There will be no record cotton crop in Virginia this year. Heavy rains the weeks of Sept. 27 and Oct. 4 knocked significant yields off this year’s cotton harvest, although not enough to declare crop disasters, according to the National Agricultural Statistics Service.
“Our growers are still harvesting, so it’s too early to gauge the full impact on the crop,” said Spencer Neale, vice president of commodity marketing for the Virginia Farm Bureau Federation. “Right now we’re hearing it’s a very mixed bag, with some fields really damaged and others still in good shape.”
The weekly NASS crop weather report for Nov. 2 estimated 7 percent of Virginia’s cotton crop was in poor condition, 26 percent was rated as fair and the rest was in good or excellent shape. Fifty-one percent of the cotton harvest is completed.
“Last year Virginia recorded the highest yields for non-irrigated cotton in the country, more than 1,200 pounds an acre,” Neale said. “This year we won’t come close to that. That’s farming—one year up and another year down. Some fields are coming in at 400-pound yields so far this year.”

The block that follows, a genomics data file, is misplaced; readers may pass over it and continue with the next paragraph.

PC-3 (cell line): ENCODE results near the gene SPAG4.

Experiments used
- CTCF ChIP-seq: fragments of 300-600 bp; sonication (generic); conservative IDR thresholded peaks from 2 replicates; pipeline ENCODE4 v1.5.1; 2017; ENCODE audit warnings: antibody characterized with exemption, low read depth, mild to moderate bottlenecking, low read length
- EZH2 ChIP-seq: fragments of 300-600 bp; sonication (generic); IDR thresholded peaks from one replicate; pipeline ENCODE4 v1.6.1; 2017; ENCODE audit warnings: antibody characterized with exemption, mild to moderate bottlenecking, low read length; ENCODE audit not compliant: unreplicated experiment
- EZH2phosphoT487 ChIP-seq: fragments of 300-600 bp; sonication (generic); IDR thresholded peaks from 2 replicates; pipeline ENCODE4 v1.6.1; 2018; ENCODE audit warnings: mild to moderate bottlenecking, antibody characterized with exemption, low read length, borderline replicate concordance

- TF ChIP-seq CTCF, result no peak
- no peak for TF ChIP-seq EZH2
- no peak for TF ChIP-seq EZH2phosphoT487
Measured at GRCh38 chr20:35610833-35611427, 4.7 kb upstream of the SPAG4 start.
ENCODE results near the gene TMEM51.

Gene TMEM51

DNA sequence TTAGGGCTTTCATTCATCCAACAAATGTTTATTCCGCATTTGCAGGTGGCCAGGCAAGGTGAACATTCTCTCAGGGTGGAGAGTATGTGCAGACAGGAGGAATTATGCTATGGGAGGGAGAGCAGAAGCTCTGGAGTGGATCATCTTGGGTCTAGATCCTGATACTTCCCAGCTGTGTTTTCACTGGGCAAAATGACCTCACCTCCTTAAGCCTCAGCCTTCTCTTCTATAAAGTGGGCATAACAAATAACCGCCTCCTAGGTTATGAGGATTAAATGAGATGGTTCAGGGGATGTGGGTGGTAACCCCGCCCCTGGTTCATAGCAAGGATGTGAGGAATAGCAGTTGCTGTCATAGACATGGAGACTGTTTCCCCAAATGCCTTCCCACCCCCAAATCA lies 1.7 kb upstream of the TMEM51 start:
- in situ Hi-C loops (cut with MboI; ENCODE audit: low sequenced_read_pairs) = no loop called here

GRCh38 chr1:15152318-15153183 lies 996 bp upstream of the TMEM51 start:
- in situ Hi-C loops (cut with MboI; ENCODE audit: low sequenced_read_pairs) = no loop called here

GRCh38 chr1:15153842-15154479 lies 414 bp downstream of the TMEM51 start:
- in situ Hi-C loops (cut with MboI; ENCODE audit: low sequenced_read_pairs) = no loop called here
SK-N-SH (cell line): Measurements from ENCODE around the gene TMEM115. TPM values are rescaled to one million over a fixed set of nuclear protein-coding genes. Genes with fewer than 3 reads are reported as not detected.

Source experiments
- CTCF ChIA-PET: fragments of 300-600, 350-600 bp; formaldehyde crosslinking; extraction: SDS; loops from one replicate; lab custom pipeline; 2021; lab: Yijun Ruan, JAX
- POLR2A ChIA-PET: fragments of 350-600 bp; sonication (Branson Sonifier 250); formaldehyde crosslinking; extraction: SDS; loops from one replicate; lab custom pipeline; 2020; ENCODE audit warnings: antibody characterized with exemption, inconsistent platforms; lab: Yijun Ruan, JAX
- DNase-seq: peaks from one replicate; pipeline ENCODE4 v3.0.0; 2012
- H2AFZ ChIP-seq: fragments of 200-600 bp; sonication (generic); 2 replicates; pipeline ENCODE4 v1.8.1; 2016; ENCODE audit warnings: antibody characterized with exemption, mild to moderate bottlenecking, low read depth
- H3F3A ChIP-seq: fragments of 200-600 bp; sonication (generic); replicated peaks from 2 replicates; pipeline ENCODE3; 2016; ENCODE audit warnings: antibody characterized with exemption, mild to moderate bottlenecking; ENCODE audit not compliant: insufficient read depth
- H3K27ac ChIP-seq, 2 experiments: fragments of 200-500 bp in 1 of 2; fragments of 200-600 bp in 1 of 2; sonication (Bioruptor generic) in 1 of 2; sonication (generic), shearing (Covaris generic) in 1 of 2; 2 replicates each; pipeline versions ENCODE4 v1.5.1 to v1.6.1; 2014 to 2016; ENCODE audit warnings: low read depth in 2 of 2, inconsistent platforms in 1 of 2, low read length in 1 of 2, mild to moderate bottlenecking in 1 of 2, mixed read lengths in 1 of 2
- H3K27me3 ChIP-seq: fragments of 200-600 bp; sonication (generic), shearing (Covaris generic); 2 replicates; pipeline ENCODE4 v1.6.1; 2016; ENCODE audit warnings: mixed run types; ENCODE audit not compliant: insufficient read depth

The losses are no surprise since some parts of Southeast Virginia recorded more than 3 inches of rain at the beginning of October. Neale said cotton growers farther south got hit worse.
“Some growers have crop insurance if needed. The damage isn’t enough for a disaster to be declared in Virginia like there will be in North Carolina and South Carolina. But of course (disaster relief is) not a profit for the farmer. For the ones who were really hurt, it’s not going to make them whole.”
The October 2015 crop estimate from NASS predicts Virginia cotton production will be down 14 percent from last year’s output, at 190,000 bales. Virginia cotton growers planted 2,000 fewer acres than last year as well, dropping to 84,000 acres. U.S. cotton production is off 18 percent from 2014.
“There’s always disappointment when there’s a weather problem at the end of a growing season,” Neale said. “Cotton prices haven’t been great either. On top of that there are some issues with the soybean crop as well. But again, that’s farming.”